One hundred years after women earned
the right to vote in America,
Asheville will seat its first all-woman City Council Dec. 8.
It’s an all-first in the state of North Carolina
and it’s a rarity nationwide.
Led by Mayor Esther Manheimer, new Council members Sandra Kilgore, Kim Roney and Sage Turner will take their seats in (a virtual) Council Chamber Dec. 8, joining Vice Mayor Gwen Wisler and Councilwomen Antanette Mosley and Sheneika Smith. Three of the Council members are Black.
This comes in a year in which the nation elected its first female Vice President — who is also of a biracial woman of color — and elected or re-elected a record number of 26 Black women to Congress. Notably, the City of Asheville is also served by a Black woman City Manager, Debra Campbell.
Why does this matter? What might this dynamic bring?
“It matters that there’s an all-female Council because it represents a glass ceiling that’s being shattered,” said Leisha DeHart-Davis, professor at the N.C. School of Government. “We know from research that when governments look like the people they serve, it benefits communities. And the racial diversity on this Council is a real positive.”
Here are some takeaways from members of the new all-woman Asheville City Council.
“Since elected to serve on council in 2017, I’ve been a part of several historic gains, but none more comforting and life-giving than the sacred opportunity to work alongside two other passionate Black women. These two Black women are also Asheville natives and deep rooted in the community. That’s a game-changer and comforting!”
“My great-grandmother was born in Asheville, and she was 10 years old when the 19th Amendment (granting women the right to vote) was ratified 100 years ago.”
“As her great-granddaughter, I’m celebrating this historic occasion in honor of my ancestors while reflecting on the lessons learned from our journey, since not all my neighbors are able to celebrate this moment in the same way.”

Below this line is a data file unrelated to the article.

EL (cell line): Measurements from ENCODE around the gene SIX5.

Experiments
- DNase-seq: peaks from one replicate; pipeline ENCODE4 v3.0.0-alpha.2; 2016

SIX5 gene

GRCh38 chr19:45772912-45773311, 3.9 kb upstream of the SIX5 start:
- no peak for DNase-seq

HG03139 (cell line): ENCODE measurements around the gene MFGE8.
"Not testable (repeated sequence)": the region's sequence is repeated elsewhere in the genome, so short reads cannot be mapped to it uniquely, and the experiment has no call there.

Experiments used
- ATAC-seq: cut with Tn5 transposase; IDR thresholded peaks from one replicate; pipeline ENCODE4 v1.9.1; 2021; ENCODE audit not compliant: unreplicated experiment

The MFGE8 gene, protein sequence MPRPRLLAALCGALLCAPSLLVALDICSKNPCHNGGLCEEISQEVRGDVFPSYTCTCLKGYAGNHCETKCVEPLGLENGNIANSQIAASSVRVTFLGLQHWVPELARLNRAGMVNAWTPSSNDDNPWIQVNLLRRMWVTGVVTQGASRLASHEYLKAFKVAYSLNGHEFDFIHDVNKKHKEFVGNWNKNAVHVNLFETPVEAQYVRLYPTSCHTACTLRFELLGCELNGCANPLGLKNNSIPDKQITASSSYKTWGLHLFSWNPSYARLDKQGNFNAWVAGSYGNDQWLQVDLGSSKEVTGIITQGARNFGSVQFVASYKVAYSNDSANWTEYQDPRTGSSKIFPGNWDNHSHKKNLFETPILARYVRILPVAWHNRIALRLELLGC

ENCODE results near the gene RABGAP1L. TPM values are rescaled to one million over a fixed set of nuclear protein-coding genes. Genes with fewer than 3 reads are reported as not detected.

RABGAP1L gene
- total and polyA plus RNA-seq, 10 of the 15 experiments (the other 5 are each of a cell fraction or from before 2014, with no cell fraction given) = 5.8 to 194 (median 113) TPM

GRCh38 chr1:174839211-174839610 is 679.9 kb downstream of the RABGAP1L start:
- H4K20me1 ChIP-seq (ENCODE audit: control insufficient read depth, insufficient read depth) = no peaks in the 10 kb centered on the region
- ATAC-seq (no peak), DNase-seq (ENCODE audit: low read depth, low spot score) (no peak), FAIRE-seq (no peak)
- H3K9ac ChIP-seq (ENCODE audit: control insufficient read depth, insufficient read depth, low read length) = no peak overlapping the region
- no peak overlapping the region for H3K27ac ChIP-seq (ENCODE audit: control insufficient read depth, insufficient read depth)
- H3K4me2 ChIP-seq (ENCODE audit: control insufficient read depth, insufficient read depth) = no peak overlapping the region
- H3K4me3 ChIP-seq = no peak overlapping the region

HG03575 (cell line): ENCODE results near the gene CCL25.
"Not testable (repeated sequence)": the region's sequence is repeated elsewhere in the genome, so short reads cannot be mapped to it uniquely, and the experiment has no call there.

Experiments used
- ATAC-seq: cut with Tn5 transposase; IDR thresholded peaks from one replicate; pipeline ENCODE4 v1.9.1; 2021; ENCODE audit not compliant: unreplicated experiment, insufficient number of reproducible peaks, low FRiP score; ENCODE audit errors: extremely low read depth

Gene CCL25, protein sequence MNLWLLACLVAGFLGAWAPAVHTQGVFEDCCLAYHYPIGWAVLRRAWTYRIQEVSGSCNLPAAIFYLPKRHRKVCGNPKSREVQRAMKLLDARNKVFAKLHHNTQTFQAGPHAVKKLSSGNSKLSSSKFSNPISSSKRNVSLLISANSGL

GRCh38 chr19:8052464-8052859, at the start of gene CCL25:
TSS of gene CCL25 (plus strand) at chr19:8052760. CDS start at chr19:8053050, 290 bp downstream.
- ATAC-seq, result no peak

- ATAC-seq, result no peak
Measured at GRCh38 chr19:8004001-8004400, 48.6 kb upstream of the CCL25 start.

“I think it’s important for people to associate women with leadership. I also think it’s important for little girls to be able to see themselves in their leaders.”
“I believe this is the first time three Black women have served together on Council. We each grew up here, and we’re able to bring that perspective to the table. I’m especially proud that Sandra was able to win more votes than any candidate this election. Her ability to gain support among the largest/broadest coalition speaks volumes.”
“Women belong in leadership roles as much as men and these women are brilliant, dedicated citizens from a variety of backgrounds and experiences.”
Collaboration is key
Research shows that women tend to work more collaboratively. And the value people place on relationships is a strong influencing factor on whether and how they collaborate, according to the Harvard Business Review. Relationship-heavy cultures are marked by inclusion, personal connection, and relationship-based decision making.
“I expect our new all-woman City Council to work collaboratively with each other and with the community,” said Wisler.
“Anytime you’re talking about the business of government, with lots of stakeholders, collaboration becomes really important,” said DeHart-Davis. “They are going to be more effective if they work together.”
“The voters of Asheville elected a highly talented group of individuals to serve the diverse interests of our community,” said Mayor Manheimer. “These ladies are hard workers and dedicated to the people of Asheville; furthermore, it goes without saying that we’re all good multi-taskers — these attributes are a formula for success.”
When women run, they win (mostly)
The fact that all these women stepped up to the plate speaks well of their commitment to public service, said DeHart-Davis. “It’s a tough job.”
Women don’t run for elected office at the same rates as men do. “But actually they do quite well when they run,” DeHart-Davis said.
“I’m thrilled that Asheville has taken this step forward,” DeHart-Davis added. “It speaks well of the inclusiveness of the community that they’re elected an all-female slate.”